Sharon James, the mother of Tesha Miller, the convicted alleged leader of the notorious Clansman gang, has stated that his much publicized murder trial that ended with a unanimous guilty verdict on Tuesday, was unfair.
However, she appears to have sought comfort in the fact that the reputed ‘don’ is still alive.
Miller was found guilty in the June 2008 murder of then Chairman of the state-owned Jamaica Urban Transit Company (JUTC), Douglas Chambers. Specifically, he was convicted of being an accessory before and after the fact of murder.
The trial that got underway on November 13 ended with a unanimous verdict from the seven-member jury shortly after 2 pm. The feared criminal convict now faces life in prison. He is to be sentenced on January 9.
Miller allegedly ordered the murder of JUTC chairman Douglas Chambers in June 2008.%MCEPASTEBIN%
James, who spoke with the media as she exited the Supreme Court building on King Street in downtown Kingston shortly after the verdict was announced, expressed surprise at her son’s conviction.
“It (the conviction) can’t be good. It can’t be good because knowing that. Well, life is like this so it can’t be good,” James said shortly after her son was taken away to the court’s holding area.
Without elaborating, James said the case was “unfairly done” but she comforted herself by saying; “but I bless God because I have him.”
It was not clear what James meant by ‘because I have him’. However, she has lost at least three children to gang violence and the police have linked their killings to a bitter internal feud for control of the Clansman gang whose bloody reign of terror the police have blamed for numerous murders.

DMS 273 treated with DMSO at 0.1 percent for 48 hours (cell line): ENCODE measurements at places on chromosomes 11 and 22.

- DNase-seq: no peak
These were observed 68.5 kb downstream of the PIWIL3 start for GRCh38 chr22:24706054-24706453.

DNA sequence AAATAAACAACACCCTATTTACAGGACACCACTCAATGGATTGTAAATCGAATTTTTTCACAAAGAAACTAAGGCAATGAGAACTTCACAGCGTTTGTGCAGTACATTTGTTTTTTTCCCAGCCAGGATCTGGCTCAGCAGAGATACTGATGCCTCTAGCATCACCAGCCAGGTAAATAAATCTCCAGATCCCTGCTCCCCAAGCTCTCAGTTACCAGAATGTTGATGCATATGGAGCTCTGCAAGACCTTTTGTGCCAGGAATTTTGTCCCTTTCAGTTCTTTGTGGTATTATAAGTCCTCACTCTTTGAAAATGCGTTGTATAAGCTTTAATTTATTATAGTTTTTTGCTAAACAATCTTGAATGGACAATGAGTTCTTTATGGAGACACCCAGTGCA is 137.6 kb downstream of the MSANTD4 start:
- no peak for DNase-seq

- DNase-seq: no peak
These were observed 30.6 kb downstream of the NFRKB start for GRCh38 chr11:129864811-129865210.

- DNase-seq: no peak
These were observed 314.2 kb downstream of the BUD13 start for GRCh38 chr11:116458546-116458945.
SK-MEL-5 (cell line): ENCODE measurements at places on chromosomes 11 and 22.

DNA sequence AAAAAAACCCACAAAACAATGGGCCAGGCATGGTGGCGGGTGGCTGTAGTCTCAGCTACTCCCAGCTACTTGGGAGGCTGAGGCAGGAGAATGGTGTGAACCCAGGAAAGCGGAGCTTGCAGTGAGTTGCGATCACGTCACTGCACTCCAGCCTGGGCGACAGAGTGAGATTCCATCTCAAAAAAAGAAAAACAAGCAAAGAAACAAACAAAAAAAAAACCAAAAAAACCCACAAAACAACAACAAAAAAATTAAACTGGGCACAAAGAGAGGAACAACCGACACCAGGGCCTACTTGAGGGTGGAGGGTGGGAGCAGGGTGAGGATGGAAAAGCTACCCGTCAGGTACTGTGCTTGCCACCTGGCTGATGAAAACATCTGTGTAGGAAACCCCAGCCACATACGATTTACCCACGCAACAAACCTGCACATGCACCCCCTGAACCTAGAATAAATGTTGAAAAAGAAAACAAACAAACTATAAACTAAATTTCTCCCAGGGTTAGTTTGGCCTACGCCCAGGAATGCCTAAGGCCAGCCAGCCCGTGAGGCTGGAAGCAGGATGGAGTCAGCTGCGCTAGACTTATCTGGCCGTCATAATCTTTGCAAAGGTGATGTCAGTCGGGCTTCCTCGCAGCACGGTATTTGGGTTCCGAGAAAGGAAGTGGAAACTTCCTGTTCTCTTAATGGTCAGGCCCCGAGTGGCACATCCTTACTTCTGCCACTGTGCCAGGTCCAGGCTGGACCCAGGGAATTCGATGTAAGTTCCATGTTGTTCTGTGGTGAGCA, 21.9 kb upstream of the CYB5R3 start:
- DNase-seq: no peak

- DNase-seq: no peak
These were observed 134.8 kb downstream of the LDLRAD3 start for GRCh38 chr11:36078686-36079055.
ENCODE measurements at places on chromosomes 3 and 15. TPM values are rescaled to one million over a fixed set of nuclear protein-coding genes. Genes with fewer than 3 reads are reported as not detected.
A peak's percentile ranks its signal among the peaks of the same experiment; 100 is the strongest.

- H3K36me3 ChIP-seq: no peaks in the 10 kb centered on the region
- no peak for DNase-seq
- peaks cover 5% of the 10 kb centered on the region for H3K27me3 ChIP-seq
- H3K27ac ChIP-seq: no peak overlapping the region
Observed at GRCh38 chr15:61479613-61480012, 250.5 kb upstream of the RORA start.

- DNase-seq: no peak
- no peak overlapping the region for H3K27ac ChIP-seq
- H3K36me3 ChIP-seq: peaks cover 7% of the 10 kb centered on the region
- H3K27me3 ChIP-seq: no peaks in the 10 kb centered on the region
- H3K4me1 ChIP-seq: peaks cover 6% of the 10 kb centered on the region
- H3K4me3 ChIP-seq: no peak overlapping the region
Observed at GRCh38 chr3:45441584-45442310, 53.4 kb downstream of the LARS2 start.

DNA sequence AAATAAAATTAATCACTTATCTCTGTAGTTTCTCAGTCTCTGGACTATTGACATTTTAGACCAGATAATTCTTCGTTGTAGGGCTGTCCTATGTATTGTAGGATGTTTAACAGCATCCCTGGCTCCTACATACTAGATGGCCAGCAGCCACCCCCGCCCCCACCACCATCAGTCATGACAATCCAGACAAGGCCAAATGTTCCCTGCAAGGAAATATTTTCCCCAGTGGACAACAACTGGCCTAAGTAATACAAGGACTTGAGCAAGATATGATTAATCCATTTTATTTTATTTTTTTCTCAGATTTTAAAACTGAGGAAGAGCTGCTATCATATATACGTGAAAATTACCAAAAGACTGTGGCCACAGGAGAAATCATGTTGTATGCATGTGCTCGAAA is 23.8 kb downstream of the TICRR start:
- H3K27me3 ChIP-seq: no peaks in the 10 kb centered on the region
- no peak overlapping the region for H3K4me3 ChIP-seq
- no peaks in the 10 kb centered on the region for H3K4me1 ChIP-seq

On December 8, 2011 James’ 23-year-old daughter, Renase James, a nurse, was shot while travelling in a taxi near De la Vega City in the old capital.
The police reported that James was travelling in the taxi when gunmen drove up in a white motor vehicle and opened fire, hitting her and the driver. She succumbed to her injuries the following morning in hospital.
Less than two weeks later, the feared Narvardo Hodges, a top lieutenant and reported hitman in the gang, who it was believed killed James, was beheaded after he was shot in the forehead. His body was left near the Spanish Town bypass while his head was left at the nearby Sagicor complex.
James was to suffer a double tragedy in 2015 while the police were also forced to quell rumours that she herself had been shot and killed as the inter-gang war raged on.
On January 6, 2015, Tesha’s 33-year-old brother, Craig ‘Gizardo’ Miller was shot and killed along with 17-year-old Oral Wright on March Pen Road, Spanish Town.
According to reports, sometime after 9 pm, Miller and Wright were among a group of men at a house on March Pen Road, when armed men forced their way in and opened fire hitting them.
Miller and Wright were pronounced dead at the scene while another man who was shot and injured was taken to hospital.
And on April 27, 2015, Tesha’s brother Kishawn ‘Gizmo’ Miller was shot and killed by unknown assailants at a tyre shop shortly after 8am in the vicinity of March Pen Road and the Spanish Town bypass.
Shortly after Kishawn was killed, the St Catherine North police moved to quell rumors that James and another of her daughters had been killed.
Gang members have long battled each other for the lucrative extortion racket in Spanish Town and its environs that has bilked businesses and operators of public passenger vehicles of tens of millions of dollars.
Meanwhile, in 2017, James and another of her sons, Harden Miller, took the government to court over the police seizure of two motor vehicles in March 2016.
In the suit filed against the Attorney General, the two were seeking the return of their 2006 Tacoma Truck and their 2007 Honda Accord motorcar.
James was seeking damages for trespass on her premises, and the two claimants also sought constitutional and vindicatory damages. Additionally, they were claiming more than $500,000 and interest in special damages for loss of use of the motor vehicles.
The two were represented by attorney-at-law Bert Samuels who represented Miller in his just concluded trial.